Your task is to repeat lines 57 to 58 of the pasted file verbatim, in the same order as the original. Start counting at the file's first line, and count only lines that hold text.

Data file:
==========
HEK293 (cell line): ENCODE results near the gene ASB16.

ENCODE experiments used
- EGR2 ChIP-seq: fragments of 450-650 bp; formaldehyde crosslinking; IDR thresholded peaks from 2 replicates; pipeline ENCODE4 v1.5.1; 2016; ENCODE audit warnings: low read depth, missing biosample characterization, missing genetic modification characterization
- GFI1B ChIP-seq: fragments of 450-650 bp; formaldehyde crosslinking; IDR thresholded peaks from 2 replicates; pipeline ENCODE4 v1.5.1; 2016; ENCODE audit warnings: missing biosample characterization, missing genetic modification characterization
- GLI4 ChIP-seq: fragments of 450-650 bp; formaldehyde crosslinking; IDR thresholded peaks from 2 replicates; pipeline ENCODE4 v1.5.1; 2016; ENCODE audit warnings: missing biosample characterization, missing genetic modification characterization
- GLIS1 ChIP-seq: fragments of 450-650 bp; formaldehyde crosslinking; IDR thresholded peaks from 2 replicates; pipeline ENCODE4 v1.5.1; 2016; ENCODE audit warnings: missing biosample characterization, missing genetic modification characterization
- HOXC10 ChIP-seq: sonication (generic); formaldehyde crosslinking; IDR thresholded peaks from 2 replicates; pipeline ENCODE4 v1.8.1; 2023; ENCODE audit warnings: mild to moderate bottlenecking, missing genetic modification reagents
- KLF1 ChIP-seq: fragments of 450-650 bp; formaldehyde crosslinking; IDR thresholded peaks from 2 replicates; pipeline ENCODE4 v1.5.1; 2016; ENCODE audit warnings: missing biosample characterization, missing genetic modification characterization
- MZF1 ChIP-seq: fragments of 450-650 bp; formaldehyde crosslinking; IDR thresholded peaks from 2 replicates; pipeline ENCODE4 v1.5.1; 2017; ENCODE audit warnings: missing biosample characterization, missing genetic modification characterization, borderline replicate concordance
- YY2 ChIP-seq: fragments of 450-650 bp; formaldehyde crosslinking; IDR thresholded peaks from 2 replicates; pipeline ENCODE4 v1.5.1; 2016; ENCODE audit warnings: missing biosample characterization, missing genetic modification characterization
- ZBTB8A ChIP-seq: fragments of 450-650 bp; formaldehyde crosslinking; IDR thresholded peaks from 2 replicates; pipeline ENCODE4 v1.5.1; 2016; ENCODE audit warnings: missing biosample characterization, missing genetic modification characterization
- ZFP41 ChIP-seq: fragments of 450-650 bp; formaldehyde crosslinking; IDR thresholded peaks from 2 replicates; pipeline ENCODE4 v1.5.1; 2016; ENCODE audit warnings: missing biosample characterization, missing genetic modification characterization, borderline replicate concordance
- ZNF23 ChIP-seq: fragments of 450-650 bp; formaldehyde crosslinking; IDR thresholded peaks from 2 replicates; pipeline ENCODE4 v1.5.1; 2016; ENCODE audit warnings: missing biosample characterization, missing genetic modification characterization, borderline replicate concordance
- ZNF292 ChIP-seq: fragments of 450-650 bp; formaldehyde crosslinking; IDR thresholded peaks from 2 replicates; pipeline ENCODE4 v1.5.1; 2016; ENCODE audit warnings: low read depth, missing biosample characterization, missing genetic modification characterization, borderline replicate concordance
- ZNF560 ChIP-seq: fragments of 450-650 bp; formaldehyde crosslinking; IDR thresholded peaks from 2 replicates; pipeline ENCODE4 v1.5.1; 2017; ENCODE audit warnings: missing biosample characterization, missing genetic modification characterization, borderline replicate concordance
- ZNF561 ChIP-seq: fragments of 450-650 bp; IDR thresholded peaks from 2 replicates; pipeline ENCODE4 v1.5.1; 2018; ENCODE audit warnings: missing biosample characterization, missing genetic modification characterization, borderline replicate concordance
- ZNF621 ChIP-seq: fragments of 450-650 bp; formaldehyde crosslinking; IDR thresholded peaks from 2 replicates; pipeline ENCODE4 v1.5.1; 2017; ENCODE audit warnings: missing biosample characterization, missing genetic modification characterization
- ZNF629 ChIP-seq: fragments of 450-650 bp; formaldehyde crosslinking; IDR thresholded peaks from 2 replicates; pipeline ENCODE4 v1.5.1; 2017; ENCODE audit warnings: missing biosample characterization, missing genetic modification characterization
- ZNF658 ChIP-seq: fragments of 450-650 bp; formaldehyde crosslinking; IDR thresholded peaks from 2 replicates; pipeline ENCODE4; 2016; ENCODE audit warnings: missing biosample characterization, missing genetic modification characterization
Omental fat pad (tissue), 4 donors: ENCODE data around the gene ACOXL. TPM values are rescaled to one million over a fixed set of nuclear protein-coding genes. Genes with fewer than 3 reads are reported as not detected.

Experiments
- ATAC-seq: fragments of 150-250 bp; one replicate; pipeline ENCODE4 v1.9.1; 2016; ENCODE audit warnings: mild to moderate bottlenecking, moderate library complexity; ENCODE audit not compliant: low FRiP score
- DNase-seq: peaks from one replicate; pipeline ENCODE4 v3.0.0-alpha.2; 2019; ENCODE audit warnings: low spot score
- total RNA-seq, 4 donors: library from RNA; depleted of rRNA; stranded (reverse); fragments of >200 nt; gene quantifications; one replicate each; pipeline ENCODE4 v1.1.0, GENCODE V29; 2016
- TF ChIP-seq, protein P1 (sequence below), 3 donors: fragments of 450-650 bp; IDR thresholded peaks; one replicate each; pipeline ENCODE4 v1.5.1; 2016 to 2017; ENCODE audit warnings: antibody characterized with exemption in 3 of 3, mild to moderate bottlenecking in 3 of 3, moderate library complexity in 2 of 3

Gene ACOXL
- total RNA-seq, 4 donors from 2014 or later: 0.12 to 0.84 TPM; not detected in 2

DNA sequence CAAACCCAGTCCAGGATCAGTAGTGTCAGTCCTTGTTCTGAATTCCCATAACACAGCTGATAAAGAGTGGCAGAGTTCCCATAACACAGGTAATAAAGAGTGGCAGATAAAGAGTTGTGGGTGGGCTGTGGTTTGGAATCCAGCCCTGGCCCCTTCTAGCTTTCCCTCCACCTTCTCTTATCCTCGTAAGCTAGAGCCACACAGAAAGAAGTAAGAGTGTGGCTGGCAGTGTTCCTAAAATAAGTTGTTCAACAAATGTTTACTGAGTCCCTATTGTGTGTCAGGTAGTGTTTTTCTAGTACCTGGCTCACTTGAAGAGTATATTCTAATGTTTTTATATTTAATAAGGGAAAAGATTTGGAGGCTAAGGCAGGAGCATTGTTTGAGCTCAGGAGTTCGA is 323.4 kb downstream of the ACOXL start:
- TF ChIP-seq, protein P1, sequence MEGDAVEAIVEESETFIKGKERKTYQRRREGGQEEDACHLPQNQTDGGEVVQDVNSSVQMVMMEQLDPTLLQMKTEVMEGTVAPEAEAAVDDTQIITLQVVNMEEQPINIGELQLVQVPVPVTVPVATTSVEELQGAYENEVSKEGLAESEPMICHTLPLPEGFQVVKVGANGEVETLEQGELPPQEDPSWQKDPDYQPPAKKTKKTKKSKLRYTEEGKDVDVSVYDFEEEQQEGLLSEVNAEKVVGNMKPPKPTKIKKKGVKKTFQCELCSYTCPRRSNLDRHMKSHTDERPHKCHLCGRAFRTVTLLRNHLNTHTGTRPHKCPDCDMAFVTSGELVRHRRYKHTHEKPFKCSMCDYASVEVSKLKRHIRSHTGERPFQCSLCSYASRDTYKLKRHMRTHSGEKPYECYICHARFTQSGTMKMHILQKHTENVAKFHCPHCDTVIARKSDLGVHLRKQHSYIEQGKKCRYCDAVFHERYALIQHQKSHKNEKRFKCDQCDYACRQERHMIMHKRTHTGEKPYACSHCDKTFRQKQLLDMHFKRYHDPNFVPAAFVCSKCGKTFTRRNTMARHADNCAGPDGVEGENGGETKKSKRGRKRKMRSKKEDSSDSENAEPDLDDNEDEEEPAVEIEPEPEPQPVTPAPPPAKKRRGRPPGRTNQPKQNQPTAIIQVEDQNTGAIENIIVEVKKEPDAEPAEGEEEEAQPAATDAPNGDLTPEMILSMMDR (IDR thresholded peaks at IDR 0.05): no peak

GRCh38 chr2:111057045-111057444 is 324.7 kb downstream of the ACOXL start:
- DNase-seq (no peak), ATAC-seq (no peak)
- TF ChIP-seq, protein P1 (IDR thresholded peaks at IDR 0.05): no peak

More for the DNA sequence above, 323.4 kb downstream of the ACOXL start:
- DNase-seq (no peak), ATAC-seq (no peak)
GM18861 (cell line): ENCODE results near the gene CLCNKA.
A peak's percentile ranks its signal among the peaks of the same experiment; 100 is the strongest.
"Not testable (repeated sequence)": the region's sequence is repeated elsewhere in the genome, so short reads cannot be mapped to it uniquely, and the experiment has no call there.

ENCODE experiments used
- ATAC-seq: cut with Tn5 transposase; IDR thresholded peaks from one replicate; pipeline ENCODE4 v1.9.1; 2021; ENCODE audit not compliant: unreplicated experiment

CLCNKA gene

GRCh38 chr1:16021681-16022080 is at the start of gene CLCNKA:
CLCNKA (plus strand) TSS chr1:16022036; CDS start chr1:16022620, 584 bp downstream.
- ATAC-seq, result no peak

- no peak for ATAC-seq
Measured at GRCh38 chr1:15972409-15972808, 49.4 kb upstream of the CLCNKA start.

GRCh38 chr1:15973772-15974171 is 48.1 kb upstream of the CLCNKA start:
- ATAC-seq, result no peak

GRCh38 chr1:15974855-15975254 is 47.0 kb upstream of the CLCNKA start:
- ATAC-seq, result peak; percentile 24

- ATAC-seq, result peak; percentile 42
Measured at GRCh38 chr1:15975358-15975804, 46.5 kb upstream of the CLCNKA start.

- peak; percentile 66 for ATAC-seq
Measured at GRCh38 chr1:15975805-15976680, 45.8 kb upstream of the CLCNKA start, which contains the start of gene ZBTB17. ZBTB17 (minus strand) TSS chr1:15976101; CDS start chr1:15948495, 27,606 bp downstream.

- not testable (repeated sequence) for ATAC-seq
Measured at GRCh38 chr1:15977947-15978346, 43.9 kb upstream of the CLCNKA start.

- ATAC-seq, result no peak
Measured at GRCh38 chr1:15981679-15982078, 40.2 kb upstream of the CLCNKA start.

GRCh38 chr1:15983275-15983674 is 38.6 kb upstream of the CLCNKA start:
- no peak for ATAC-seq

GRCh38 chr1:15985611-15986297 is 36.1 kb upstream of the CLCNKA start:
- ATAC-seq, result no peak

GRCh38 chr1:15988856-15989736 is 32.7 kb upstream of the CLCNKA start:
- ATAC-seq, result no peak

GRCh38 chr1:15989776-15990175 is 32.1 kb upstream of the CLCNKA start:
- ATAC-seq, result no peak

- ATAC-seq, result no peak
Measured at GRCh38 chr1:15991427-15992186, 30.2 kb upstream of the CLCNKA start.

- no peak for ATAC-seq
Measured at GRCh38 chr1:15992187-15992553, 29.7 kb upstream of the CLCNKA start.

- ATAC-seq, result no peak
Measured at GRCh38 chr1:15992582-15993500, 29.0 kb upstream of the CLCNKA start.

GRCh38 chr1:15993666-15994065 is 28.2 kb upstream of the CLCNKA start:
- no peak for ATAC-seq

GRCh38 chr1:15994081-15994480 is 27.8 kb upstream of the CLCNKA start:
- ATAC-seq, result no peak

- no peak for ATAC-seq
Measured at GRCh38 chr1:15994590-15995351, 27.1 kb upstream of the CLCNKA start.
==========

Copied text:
Measured at GRCh38 chr1:15981679-15982078, 40.2 kb upstream of the CLCNKA start.

GRCh38 chr1:15983275-15983674 is 38.6 kb upstream of the CLCNKA start: